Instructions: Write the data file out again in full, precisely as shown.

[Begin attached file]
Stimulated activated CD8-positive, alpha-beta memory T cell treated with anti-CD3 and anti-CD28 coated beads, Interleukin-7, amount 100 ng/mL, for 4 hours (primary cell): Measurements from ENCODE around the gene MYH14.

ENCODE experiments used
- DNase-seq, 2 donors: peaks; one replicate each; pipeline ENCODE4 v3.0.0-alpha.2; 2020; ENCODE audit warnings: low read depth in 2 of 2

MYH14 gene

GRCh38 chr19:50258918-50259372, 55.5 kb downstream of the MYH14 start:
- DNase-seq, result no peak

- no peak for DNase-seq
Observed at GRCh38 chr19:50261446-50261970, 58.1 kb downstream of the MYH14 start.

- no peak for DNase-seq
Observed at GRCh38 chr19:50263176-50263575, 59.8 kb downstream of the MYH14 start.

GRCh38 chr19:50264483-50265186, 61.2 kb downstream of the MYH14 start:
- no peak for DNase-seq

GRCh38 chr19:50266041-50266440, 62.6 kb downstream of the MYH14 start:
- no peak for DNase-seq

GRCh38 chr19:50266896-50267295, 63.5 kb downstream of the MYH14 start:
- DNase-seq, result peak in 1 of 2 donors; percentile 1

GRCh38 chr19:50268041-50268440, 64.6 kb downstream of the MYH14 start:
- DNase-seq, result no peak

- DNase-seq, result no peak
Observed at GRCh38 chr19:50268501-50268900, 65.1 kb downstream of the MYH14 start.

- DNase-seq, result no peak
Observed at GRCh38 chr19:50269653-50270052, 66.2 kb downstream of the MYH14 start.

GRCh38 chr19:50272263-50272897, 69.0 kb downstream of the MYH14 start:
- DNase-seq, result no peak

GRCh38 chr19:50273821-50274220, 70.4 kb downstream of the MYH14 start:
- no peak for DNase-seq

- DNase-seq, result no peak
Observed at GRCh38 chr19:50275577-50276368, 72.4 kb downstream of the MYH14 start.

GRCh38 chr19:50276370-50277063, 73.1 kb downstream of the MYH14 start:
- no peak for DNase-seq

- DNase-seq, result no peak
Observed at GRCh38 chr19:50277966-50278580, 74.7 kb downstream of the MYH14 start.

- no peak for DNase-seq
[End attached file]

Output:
Stimulated activated CD8-positive, alpha-beta memory T cell treated with anti-CD3 and anti-CD28 coated beads, Interleukin-7, amount 100 ng/mL, for 4 hours (primary cell): Measurements from ENCODE around the gene MYH14.

ENCODE experiments used
- DNase-seq, 2 donors: peaks; one replicate each; pipeline ENCODE4 v3.0.0-alpha.2; 2020; ENCODE audit warnings: low read depth in 2 of 2

MYH14 gene

GRCh38 chr19:50258918-50259372, 55.5 kb downstream of the MYH14 start:
- DNase-seq, result no peak

- no peak for DNase-seq
Observed at GRCh38 chr19:50261446-50261970, 58.1 kb downstream of the MYH14 start.

- no peak for DNase-seq
Observed at GRCh38 chr19:50263176-50263575, 59.8 kb downstream of the MYH14 start.

GRCh38 chr19:50264483-50265186, 61.2 kb downstream of the MYH14 start:
- no peak for DNase-seq

GRCh38 chr19:50266041-50266440, 62.6 kb downstream of the MYH14 start:
- no peak for DNase-seq

GRCh38 chr19:50266896-50267295, 63.5 kb downstream of the MYH14 start:
- DNase-seq, result peak in 1 of 2 donors; percentile 1

GRCh38 chr19:50268041-50268440, 64.6 kb downstream of the MYH14 start:
- DNase-seq, result no peak

- DNase-seq, result no peak
Observed at GRCh38 chr19:50268501-50268900, 65.1 kb downstream of the MYH14 start.

- DNase-seq, result no peak
Observed at GRCh38 chr19:50269653-50270052, 66.2 kb downstream of the MYH14 start.

GRCh38 chr19:50272263-50272897, 69.0 kb downstream of the MYH14 start:
- DNase-seq, result no peak

GRCh38 chr19:50273821-50274220, 70.4 kb downstream of the MYH14 start:
- no peak for DNase-seq

- DNase-seq, result no peak
Observed at GRCh38 chr19:50275577-50276368, 72.4 kb downstream of the MYH14 start.

GRCh38 chr19:50276370-50277063, 73.1 kb downstream of the MYH14 start:
- no peak for DNase-seq

- DNase-seq, result no peak
Observed at GRCh38 chr19:50277966-50278580, 74.7 kb downstream of the MYH14 start.

- no peak for DNase-seq